Doctor Andrew Brandeis, of the Care Practice clinic in San Francisco, is a Naturopathic Doctor and part of the team that created the iHealth blood pressure monitoring for iPad and iPhone.
At Pepcom’s Digital Experience at CES 2011, Lockergnome’s Kelly Clay spoke with Dr. Brandeis about how devices like the iHealth can change the way we look at healthcare, both through positive reinforcement of our own behavior and using social proof to influence our personal support networks to encourage us to improve our heath. iHealth, the Withings Scale, and FitBit, are all early efforts to provide better health care monitoring to individuals.
Lockergnome’s Kelly Clay gets a demonstration of the iHealth blood pressure monitoring system and iHealth blood pressure cuff for iPod touch, iPhone, and iPad. iHealth works like a standard blood pressure cuff, measuring blood pressure from around your bicep, then charts the data on your iPad or iPhone with an integrated app so that you can track your blood pressure over time. Your iPhone or iPad sits on a mounting stand with a connected blood pressure cuff allowing you to easily sit next to any table top and take your blood pressure, which is recorded to the iPad blood pressure app.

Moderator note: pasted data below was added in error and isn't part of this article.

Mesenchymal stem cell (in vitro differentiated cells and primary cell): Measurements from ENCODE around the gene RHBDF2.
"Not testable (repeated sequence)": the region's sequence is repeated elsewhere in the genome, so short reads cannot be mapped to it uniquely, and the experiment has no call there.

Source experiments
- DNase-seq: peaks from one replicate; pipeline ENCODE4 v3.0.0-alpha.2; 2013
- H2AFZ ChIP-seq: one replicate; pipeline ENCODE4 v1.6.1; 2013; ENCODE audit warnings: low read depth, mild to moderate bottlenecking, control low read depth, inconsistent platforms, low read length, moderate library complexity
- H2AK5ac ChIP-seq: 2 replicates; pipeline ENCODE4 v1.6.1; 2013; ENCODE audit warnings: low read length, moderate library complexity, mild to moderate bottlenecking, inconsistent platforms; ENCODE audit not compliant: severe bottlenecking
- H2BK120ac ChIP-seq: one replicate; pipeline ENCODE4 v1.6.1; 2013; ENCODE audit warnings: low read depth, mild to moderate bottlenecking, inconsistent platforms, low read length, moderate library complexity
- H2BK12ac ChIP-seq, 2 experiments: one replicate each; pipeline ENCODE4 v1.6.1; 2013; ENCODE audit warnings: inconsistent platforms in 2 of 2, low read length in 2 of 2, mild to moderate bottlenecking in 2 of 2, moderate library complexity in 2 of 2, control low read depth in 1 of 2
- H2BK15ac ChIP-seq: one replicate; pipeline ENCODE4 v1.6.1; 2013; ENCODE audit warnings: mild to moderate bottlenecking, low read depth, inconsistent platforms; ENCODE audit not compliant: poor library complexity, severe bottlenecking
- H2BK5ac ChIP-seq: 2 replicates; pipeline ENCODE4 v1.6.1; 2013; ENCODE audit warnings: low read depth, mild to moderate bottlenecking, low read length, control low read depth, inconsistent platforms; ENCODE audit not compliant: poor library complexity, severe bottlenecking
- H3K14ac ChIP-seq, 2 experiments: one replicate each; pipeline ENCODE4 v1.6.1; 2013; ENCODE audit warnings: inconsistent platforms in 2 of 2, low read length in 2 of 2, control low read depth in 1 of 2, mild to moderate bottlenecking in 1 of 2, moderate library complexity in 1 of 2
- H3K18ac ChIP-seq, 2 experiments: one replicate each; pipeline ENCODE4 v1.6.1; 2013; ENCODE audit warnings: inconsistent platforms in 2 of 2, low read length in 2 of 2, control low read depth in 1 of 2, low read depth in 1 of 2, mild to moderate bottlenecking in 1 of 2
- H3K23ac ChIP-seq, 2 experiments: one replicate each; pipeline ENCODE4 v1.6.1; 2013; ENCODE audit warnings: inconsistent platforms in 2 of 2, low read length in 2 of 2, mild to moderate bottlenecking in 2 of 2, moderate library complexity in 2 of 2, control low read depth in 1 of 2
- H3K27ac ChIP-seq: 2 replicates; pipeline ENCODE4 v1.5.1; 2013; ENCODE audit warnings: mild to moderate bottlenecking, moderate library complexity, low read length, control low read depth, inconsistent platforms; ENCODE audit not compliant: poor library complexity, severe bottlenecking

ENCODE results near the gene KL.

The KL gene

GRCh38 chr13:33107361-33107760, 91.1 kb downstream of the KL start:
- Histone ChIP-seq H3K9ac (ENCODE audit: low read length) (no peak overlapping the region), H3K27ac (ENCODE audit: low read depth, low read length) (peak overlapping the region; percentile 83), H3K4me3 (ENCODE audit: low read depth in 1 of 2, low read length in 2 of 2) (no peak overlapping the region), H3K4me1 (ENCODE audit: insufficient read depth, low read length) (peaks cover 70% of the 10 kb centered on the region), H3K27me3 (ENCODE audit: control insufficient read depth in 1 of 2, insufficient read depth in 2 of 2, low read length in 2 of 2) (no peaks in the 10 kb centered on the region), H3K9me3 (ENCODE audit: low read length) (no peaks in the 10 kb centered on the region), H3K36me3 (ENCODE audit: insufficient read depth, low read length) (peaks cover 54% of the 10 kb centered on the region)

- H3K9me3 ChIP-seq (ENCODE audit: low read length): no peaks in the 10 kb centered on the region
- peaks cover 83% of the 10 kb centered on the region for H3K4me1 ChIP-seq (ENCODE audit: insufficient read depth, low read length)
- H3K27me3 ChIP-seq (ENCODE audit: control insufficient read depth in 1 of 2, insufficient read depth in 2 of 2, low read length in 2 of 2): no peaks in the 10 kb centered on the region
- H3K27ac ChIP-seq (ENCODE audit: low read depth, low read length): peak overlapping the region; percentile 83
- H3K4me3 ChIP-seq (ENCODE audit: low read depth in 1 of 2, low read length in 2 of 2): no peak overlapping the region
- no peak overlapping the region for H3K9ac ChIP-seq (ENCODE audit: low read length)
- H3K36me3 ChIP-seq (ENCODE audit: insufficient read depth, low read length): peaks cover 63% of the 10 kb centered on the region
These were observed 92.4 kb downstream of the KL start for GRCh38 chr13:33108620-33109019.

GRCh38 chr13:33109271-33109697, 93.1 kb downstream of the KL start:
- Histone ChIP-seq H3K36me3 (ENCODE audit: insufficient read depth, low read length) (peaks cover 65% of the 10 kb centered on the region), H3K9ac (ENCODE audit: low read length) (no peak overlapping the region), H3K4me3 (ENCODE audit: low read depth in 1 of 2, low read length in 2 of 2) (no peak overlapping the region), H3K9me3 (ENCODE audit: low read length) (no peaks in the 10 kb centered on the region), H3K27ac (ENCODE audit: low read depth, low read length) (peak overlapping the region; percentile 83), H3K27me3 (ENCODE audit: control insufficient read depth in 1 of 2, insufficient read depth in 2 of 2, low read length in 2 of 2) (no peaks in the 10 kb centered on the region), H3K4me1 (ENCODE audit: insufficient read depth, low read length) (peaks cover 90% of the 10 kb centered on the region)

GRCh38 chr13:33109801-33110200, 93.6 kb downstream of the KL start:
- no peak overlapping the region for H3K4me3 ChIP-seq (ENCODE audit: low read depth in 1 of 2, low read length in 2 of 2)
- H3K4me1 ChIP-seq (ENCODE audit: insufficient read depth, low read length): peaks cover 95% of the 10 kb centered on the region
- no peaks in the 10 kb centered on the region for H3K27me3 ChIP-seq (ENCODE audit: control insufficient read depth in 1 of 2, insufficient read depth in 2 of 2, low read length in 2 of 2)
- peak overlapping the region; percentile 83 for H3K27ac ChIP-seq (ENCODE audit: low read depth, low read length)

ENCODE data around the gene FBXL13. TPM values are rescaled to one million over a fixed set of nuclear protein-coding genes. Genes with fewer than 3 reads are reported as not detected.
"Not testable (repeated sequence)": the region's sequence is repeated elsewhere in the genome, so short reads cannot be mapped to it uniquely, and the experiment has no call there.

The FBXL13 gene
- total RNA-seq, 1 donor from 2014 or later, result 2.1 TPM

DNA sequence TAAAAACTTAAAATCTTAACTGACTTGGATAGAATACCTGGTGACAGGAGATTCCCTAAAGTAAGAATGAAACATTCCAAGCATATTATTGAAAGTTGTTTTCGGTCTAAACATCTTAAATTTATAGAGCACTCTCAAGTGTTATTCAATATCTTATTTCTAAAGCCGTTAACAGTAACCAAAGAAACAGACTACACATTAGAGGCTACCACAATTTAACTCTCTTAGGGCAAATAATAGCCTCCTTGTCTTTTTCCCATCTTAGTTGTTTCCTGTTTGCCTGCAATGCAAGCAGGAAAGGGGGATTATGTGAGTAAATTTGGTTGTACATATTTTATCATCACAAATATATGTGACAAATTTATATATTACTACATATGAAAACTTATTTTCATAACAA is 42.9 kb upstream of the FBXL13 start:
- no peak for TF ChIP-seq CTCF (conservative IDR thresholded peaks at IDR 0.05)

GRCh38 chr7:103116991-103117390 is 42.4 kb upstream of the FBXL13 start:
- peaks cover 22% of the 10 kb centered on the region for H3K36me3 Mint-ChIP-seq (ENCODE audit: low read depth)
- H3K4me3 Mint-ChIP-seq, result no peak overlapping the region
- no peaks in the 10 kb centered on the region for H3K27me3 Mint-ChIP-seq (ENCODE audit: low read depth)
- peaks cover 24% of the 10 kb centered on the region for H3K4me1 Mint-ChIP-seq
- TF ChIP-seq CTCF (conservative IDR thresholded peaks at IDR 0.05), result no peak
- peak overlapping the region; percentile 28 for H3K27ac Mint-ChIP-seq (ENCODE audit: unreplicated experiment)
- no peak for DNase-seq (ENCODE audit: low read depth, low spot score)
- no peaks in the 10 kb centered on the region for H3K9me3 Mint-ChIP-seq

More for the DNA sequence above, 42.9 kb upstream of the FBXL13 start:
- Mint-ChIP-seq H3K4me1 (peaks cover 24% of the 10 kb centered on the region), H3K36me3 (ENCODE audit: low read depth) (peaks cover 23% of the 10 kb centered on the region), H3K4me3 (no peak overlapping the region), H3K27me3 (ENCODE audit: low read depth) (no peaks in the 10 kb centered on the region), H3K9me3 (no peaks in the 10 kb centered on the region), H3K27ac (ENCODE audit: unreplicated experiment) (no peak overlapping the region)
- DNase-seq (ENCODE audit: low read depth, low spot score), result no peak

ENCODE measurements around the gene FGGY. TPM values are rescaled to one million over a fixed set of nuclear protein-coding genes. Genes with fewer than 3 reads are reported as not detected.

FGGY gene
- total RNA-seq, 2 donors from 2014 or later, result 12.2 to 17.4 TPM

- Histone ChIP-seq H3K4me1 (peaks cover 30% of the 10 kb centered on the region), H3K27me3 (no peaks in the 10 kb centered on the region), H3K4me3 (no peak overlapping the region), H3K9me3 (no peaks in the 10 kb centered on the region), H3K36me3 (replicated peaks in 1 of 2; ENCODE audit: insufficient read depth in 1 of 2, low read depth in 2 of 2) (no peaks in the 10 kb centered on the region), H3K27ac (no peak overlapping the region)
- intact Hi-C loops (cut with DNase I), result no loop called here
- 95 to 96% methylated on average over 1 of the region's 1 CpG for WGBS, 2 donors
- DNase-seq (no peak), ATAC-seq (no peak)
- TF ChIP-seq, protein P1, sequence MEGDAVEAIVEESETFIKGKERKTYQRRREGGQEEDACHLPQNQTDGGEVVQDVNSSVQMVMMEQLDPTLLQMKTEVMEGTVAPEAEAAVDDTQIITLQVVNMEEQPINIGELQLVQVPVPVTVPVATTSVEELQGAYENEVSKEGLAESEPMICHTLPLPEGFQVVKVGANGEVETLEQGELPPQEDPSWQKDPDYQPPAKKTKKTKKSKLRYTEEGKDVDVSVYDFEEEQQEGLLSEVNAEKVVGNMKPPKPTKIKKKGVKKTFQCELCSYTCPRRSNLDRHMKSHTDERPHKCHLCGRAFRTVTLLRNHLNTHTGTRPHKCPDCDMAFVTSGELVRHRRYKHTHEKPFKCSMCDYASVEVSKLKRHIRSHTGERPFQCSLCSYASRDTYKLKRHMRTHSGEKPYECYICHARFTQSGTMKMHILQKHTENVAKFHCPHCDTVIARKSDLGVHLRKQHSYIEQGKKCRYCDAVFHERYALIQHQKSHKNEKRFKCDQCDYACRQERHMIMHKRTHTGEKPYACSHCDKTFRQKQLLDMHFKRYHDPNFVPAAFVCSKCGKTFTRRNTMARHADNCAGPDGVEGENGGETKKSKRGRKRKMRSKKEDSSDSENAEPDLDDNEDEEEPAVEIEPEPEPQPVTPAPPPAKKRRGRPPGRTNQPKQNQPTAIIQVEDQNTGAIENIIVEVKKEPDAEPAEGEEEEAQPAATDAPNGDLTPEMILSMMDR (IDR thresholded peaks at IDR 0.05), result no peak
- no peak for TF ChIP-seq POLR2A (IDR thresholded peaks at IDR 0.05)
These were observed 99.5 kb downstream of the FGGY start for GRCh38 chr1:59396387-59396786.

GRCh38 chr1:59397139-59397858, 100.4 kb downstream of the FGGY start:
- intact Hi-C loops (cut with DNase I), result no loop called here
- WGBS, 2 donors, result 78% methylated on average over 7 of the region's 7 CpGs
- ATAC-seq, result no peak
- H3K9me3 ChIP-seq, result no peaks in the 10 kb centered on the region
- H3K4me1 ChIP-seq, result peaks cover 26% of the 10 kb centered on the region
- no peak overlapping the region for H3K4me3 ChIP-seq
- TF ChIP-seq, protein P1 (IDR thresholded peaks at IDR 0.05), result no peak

The free app is fairly well-designed with a large central button you press to activate the cuff. After a few seconds, the results (date, time, pulse, and systolic and diastolic numbers) appear in large font on the screen, alongside a flashing graph that shows where you on on the blood pressure scale. Additional features track your history, delete a readout, open the FAQ, and share results via e-mail. The app also calculates your average and compares your risk of hypertension to World Health Organization figures.
The cost for the dock is around one hundred dollars, and well worth the price if you’re someone who suffers from high blood pressure.
Geek Culture & Tech Expert: How Can I Help You Today?